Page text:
Last week, I’ve finally gotten a good idea of the kind of analysis I want to perform on the data (extracted from CMS) and the statistical models to be used (linear regression and logistic regression). For convenient fitting of such models, we obviously require a table of the form <predictor 1> <predictor 2> …. <predictor n> <score> , where each record (row) represents a single training data for the regression model. This table can be obtained in CMS via a SQL query of the form

SELECT Judges.id, Players.id, Instruments.id, ... Scores.absolute_score
FROM Judges, Players, Instruments, Performances ... Scores
WHERE Judges.id = Performances.judges_id and Instruments.id = Performances.id and ... 

This is a slightly complicated query, and involves joining several tables. Fortunately, the query() function in Wt::Dbo::Session is flexible enough to take this entire SQL string as input and output the desired table in the form of a collection of boost::tuple objects. As I was writing the codes to perform this query in CMS, I ran into an error that I have not seen before:

A collection for '...' is already in use. Reentrant statement use is not yet implemented.

After a bit of googling, it turns out that it was a restriction of the library, and the original introductory tutorial for Wt::Dbo actually mentioned this. I did not fully understand the explanation given in the tutorial, but by following the advice given there (copying out the results of the query into a std::vector), I was able to avoid this error later on. It might be worthwhile for me to look into this further to gain a bit more understanding.

After adding the querying function (into CMS) to construct the joined table, I’ve spent the rest of the week implementing the classes that will interface with the CAS Database via Wt::Dbo.  I wanted to make sure that these classes are implemented in a flexible and easily understandable manner because there are likely more tables to be added to the database in the future (to store results of additional analyses, etc). Currently, I have implemented 9 classes that correspond to 9 tables in the database, namely AbsoluteScores (the result of the SQL query mentioned above), Performances, Events, Venues, Instruments, Scores, Players, Categories and JudgesAbsoluteScores consists of 8 foreign keys that points to the rest of the 8 tables. The rest of the tables do not contain any foreign keys, as their purpose are for storing miscellaneous information that are not used in analysis (eg. name, email, phone number, etc).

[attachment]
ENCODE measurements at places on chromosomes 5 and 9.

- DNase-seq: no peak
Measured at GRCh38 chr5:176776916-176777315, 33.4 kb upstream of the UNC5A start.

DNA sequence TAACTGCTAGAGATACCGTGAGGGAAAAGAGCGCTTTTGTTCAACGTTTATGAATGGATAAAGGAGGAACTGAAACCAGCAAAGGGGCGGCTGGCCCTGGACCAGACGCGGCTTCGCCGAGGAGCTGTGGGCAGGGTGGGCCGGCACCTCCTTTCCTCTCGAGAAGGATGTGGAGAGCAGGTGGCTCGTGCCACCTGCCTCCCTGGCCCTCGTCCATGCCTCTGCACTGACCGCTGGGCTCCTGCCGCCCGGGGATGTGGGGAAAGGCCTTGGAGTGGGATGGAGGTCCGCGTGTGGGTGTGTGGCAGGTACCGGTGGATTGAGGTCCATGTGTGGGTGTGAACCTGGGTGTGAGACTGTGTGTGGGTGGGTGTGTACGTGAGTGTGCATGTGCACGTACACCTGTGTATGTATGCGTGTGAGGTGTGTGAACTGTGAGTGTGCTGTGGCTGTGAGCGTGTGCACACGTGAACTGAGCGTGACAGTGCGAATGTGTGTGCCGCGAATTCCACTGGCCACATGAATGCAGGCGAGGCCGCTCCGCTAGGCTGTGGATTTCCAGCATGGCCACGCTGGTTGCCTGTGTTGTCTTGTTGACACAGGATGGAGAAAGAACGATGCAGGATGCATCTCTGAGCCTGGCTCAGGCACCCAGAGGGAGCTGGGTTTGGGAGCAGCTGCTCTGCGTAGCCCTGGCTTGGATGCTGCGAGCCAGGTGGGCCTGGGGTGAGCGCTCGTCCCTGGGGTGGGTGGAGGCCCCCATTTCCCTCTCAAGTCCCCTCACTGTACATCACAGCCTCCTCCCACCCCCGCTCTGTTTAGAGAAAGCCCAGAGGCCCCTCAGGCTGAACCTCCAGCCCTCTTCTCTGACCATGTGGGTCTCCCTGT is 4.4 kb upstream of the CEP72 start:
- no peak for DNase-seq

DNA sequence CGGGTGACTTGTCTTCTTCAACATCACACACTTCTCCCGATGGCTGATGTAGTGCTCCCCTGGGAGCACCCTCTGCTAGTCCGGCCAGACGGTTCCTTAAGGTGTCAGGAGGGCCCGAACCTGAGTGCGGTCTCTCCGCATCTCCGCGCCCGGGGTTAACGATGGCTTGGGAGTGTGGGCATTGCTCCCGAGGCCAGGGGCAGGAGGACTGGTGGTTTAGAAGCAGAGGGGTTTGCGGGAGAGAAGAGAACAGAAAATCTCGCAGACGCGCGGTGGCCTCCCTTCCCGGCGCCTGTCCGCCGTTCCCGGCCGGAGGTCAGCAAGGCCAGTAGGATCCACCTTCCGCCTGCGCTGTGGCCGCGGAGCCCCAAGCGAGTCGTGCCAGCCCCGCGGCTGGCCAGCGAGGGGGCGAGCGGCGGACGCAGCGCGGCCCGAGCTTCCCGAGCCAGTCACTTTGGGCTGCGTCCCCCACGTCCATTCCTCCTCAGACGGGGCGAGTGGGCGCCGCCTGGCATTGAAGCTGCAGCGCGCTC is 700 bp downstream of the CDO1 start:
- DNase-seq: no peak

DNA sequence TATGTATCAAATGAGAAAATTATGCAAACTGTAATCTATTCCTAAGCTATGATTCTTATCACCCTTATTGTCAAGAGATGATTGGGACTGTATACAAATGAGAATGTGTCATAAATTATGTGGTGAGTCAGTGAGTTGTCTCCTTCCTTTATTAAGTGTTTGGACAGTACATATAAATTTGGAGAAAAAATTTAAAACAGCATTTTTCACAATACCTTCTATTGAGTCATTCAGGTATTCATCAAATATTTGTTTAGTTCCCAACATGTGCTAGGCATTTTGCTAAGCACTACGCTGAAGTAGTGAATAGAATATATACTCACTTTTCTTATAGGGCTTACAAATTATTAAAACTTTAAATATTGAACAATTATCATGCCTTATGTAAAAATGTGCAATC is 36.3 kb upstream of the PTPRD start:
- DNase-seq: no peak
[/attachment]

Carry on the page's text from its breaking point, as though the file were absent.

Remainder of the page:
In the future, if more analysis needs to be incorporated into CAS, a key step is to be able to easily extract existing data from CAS database, and then perform experimentation on the extracted data (probably with a more statistics-friendly language, like R).  Thus, ideally the extraction of data from CAS should be implemented in a flexible manner that involves minimal hardcoding. Motivated by this thought, I realize that it might be good to have a mechanism to easily iterate through all existing tables in a database. So, I defined an abstract base class Table which are inherited by all 9 classes (that correspond to the 9 tables in database). Within this abstract base class, I defined several template functions like queryById(), queryAllRecords(), addRecord() to perform common database operations, as well as a few pure virtual functions like getFieldInfo(), mapClass(). There were some cases where I had to spend quite a bit of time contemplating whether I should use a template or virtual function, and I find that “Will this lead to downcasting in the future?” seems to be a very useful question to think about when doing class design.

In the upcoming week, I will first implement the REST API for importing data in the form of TSV into CAS. Then, I can start focusing on the exciting part of this project —  analytics!

 

 

Categories: Experiential

Leave a Reply

This site uses Akismet to reduce spam. Learn how your comment data is processed.